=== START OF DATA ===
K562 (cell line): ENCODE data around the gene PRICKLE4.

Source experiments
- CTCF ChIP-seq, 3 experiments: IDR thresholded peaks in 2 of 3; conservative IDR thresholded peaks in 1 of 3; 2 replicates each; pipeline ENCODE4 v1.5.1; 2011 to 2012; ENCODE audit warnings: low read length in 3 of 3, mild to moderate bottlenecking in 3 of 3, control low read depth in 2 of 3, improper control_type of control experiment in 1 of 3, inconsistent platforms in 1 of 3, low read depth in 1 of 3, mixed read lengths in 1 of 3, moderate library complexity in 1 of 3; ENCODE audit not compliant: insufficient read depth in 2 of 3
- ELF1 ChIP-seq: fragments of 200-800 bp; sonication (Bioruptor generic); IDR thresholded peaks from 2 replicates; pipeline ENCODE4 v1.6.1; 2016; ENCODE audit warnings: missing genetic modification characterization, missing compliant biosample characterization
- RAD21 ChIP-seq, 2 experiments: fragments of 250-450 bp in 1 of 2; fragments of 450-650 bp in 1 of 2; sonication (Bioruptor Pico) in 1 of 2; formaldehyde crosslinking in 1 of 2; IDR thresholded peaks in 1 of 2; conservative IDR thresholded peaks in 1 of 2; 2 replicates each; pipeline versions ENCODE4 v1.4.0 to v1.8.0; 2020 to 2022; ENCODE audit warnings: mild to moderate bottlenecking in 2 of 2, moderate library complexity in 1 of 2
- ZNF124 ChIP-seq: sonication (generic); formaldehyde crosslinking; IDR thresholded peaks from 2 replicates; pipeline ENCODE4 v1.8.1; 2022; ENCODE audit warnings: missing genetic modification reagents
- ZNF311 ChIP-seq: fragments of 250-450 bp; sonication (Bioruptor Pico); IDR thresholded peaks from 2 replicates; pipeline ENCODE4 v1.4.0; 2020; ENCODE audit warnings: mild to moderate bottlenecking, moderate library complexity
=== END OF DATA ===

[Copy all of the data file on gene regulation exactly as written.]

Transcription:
K562 (cell line): ENCODE data around the gene PRICKLE4.

Source experiments
- CTCF ChIP-seq, 3 experiments: IDR thresholded peaks in 2 of 3; conservative IDR thresholded peaks in 1 of 3; 2 replicates each; pipeline ENCODE4 v1.5.1; 2011 to 2012; ENCODE audit warnings: low read length in 3 of 3, mild to moderate bottlenecking in 3 of 3, control low read depth in 2 of 3, improper control_type of control experiment in 1 of 3, inconsistent platforms in 1 of 3, low read depth in 1 of 3, mixed read lengths in 1 of 3, moderate library complexity in 1 of 3; ENCODE audit not compliant: insufficient read depth in 2 of 3
- ELF1 ChIP-seq: fragments of 200-800 bp; sonication (Bioruptor generic); IDR thresholded peaks from 2 replicates; pipeline ENCODE4 v1.6.1; 2016; ENCODE audit warnings: missing genetic modification characterization, missing compliant biosample characterization
- RAD21 ChIP-seq, 2 experiments: fragments of 250-450 bp in 1 of 2; fragments of 450-650 bp in 1 of 2; sonication (Bioruptor Pico) in 1 of 2; formaldehyde crosslinking in 1 of 2; IDR thresholded peaks in 1 of 2; conservative IDR thresholded peaks in 1 of 2; 2 replicates each; pipeline versions ENCODE4 v1.4.0 to v1.8.0; 2020 to 2022; ENCODE audit warnings: mild to moderate bottlenecking in 2 of 2, moderate library complexity in 1 of 2
- ZNF124 ChIP-seq: sonication (generic); formaldehyde crosslinking; IDR thresholded peaks from 2 replicates; pipeline ENCODE4 v1.8.1; 2022; ENCODE audit warnings: missing genetic modification reagents
- ZNF311 ChIP-seq: fragments of 250-450 bp; sonication (Bioruptor Pico); IDR thresholded peaks from 2 replicates; pipeline ENCODE4 v1.4.0; 2020; ENCODE audit warnings: mild to moderate bottlenecking, moderate library complexity